As the Minister has told us, these are two important statutory instruments for the facilitation of trade generally and for the facilitation of trade within Northern Ireland and between GB and Northern Ireland, and to the extent that they make things easier and allow zero rating of important services and goods, I welcome them wholeheartedly. But, of course, as others have said in this debate, we meet today against the background of clear difficulties and problems in the implementation of the Northern Ireland protocol, where it appears that a number of important impediments to GB-Northern Ireland trade have been inserted, and it is crucial that the talks go well and we get rid of them as quickly as possible.
So when we look at the administration of VAT, which is an important part of the trade process, I would like an assurance from the Minister that these regulations, and all the other VAT and excise rules applying in Northern Ireland and throughout the United Kingdom, will be solely administered and enforced by United Kingdom authorities, because I have much more confidence in them.
Will he also assure me that the aim of these statutory instruments, and the wider VAT legislation that they add to and amend, is to ensure that the movement of goods from Great Britain to Northern Ireland, or the other way, will be as smooth and easy as the movement from London to Surrey or from Manchester to north Wales, because that is what I thought we had agreed and signed up to—that Northern Ireland was a fully integrated part of the United Kingdom single market, under our single market and taxation rules? I would like the reassurance through these statutory instruments that we are intending for that to be true.
Will the Minister also confirm that there has for many years during our period in the European Union been an important VAT border between the United Kingdom and the Republic of Ireland, but that it has always worked very smoothly and was not enforced at the physical border, in accordance with the spirit of agreements and not wanting barriers at the land border?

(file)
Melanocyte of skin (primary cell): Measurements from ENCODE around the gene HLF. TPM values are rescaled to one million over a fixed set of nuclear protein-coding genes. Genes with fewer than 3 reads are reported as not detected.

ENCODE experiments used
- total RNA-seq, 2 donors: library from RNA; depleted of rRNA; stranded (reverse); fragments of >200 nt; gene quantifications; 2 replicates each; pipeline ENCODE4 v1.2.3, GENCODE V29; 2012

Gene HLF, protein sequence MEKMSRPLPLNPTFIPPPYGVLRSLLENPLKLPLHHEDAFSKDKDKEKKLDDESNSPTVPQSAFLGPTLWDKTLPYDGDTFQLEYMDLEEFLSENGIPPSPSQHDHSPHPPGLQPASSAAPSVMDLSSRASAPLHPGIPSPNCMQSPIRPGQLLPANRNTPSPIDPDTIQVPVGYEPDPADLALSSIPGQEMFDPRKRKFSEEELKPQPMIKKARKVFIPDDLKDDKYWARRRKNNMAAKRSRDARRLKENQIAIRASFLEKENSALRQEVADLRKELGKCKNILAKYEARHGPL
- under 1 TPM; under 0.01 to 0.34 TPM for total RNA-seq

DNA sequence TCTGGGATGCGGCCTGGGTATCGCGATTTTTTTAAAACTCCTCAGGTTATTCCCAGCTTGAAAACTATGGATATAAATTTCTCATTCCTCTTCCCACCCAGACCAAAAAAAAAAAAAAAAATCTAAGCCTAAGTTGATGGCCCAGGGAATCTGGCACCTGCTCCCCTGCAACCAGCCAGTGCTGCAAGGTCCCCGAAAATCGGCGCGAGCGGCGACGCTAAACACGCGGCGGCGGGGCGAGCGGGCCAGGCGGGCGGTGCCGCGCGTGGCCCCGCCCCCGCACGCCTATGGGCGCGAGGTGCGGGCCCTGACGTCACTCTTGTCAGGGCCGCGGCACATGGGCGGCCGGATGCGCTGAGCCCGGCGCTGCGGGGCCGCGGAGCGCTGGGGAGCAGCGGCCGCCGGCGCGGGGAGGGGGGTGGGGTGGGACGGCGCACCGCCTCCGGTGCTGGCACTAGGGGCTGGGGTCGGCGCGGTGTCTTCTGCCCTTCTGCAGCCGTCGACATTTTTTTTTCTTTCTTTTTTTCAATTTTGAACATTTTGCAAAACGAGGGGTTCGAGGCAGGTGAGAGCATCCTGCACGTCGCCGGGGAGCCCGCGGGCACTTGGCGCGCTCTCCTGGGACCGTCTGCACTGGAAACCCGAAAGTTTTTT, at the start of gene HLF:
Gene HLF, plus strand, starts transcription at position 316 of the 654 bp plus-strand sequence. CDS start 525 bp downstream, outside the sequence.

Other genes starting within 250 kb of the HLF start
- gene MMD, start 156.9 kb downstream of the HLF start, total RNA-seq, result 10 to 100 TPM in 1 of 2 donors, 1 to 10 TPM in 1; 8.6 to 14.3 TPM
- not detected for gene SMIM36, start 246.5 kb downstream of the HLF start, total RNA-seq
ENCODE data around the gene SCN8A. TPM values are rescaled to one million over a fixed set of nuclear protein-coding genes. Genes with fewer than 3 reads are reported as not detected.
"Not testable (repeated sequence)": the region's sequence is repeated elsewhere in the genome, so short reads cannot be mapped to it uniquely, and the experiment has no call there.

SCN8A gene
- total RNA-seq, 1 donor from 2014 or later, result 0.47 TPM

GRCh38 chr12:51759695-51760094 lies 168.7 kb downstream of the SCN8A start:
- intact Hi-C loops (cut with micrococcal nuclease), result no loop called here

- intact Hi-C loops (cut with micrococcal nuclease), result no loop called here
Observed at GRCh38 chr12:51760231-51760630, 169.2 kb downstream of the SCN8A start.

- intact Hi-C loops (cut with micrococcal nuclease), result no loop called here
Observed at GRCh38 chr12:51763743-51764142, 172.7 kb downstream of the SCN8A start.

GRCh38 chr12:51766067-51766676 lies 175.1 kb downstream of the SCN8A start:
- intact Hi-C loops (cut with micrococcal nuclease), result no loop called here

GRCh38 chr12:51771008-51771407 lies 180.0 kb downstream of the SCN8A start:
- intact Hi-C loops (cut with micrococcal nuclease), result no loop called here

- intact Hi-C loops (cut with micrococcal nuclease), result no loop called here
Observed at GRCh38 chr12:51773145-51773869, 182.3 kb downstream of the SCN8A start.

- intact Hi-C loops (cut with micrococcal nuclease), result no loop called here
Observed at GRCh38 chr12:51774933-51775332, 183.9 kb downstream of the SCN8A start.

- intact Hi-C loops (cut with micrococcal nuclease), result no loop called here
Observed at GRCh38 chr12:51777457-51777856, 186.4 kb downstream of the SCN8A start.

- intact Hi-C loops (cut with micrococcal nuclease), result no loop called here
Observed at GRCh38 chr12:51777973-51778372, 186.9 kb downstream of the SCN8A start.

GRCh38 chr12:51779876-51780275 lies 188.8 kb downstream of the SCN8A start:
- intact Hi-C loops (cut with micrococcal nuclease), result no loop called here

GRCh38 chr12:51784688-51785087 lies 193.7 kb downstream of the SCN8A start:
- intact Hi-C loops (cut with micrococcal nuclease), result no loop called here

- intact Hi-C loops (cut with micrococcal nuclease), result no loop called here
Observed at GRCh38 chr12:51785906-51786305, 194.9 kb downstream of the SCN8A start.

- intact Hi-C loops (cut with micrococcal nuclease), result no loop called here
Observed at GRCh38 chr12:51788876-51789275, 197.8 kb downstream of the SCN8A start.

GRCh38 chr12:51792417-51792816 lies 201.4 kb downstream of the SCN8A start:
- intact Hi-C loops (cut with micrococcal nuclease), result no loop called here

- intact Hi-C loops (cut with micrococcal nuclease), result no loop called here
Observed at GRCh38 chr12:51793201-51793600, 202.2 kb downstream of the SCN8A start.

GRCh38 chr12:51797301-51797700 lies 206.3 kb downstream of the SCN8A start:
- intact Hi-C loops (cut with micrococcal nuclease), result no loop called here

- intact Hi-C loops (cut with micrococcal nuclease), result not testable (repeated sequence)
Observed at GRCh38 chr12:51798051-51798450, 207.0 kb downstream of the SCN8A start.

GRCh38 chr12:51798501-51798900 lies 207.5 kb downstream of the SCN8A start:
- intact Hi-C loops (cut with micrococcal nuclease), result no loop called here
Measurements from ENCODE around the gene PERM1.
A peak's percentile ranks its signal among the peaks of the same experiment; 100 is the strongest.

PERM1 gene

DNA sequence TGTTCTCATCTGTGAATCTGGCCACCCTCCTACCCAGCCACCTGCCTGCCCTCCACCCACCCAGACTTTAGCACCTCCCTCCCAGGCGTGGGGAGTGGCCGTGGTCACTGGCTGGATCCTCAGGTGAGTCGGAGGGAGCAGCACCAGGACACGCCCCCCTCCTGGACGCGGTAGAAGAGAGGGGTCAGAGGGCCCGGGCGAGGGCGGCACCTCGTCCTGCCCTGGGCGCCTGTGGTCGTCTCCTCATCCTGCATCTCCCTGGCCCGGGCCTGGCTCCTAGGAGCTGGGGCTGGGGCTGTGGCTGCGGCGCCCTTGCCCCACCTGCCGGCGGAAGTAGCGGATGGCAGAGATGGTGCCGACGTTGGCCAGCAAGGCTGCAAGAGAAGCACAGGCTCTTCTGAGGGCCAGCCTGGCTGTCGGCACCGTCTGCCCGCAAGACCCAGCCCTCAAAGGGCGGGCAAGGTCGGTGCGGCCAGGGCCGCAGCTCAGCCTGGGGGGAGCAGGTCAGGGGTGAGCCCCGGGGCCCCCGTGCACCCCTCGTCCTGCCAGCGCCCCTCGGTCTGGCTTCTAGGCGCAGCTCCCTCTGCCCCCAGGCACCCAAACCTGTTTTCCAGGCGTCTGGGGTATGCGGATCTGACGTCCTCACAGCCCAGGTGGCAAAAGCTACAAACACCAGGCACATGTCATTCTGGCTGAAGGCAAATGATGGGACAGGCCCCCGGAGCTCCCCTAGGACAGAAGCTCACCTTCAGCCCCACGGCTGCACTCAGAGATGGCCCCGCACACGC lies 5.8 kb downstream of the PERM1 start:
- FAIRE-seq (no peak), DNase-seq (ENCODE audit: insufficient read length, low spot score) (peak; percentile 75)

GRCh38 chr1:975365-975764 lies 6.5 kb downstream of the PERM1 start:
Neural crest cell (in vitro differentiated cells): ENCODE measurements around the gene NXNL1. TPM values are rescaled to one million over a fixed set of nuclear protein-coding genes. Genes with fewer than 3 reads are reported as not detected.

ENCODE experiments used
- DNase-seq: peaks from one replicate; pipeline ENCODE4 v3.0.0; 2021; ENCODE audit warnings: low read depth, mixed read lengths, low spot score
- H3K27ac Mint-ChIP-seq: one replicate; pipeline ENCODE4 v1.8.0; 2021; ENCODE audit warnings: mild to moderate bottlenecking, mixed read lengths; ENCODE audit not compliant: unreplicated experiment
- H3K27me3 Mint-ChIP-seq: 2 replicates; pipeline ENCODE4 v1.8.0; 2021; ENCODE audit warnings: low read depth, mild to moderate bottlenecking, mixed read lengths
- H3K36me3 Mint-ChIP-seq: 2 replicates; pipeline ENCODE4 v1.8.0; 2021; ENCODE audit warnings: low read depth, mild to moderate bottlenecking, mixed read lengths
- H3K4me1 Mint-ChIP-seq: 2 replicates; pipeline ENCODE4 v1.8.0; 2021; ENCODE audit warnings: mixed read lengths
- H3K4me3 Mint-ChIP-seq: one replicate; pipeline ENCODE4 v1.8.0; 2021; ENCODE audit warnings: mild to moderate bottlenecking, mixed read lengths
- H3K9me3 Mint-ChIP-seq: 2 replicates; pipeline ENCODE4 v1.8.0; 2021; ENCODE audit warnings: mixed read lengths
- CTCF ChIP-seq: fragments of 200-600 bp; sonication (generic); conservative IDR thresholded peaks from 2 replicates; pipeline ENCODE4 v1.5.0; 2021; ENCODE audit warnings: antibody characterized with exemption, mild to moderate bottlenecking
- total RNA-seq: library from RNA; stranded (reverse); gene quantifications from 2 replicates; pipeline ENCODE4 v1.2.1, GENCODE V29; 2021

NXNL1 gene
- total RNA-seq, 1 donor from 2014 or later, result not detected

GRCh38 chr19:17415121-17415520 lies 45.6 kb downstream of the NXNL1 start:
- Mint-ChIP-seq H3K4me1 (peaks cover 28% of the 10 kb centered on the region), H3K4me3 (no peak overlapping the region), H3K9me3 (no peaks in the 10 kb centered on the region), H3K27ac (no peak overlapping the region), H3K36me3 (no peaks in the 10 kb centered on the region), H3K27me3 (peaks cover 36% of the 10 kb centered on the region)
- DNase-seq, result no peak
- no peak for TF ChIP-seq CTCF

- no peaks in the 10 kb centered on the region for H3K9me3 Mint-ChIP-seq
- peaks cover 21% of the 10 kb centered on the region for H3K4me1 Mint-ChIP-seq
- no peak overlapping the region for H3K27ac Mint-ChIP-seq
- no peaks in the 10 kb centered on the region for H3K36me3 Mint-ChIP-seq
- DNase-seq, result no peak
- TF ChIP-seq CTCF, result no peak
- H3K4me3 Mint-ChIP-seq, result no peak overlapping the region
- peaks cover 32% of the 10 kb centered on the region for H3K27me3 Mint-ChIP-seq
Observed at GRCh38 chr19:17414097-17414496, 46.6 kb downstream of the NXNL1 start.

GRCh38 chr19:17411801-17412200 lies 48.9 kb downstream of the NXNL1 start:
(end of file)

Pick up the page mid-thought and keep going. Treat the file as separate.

It was an electronic border and adjustments were made by computer or by correspondence so that these things could be sorted out in a sensible and decent manner without having to have people queuing at borders to make complex calculations and submissions.
If that is the case, does the Minister agree that it is in that spirit that we need to find the answer to the current impositions and difficulties affecting our trade across those borders? It seems very odd that we cannot replicate that success of our past trading, where electronic manifests, trusted trader schemes and so forth, and proper electronic VAT registration worked very well. Surely the UK authorities, if we are the proper and sole enforcement authority in Northern Ireland, can work with trusted traders, VAT-registered hauliers and ferry companies and so forth, and we can accept their certification or word that the goods on their load are entirely GB-Northern Ireland or Northern Ireland-GB. We can then accept, therefore, that there are no other considerations and the loads can then move as smoothly as from London to Guildford or Manchester to north Wales. It would be very helpful to hear the Minister’s views on how that can be achieved and how quickly we can get to that point.
It is absolutely crucial to the people of Northern Ireland, as we have heard from their representatives, that they can trade smoothly with the rest of the United Kingdom. That was fundamental to the spirit of the agreements that the United Kingdom entered into with the European Union over the issue of trade with and between Great Britain, Northern Ireland and the Republic of Ireland. I hope the Minister will have good news for us and that these things can be sorted out quickly.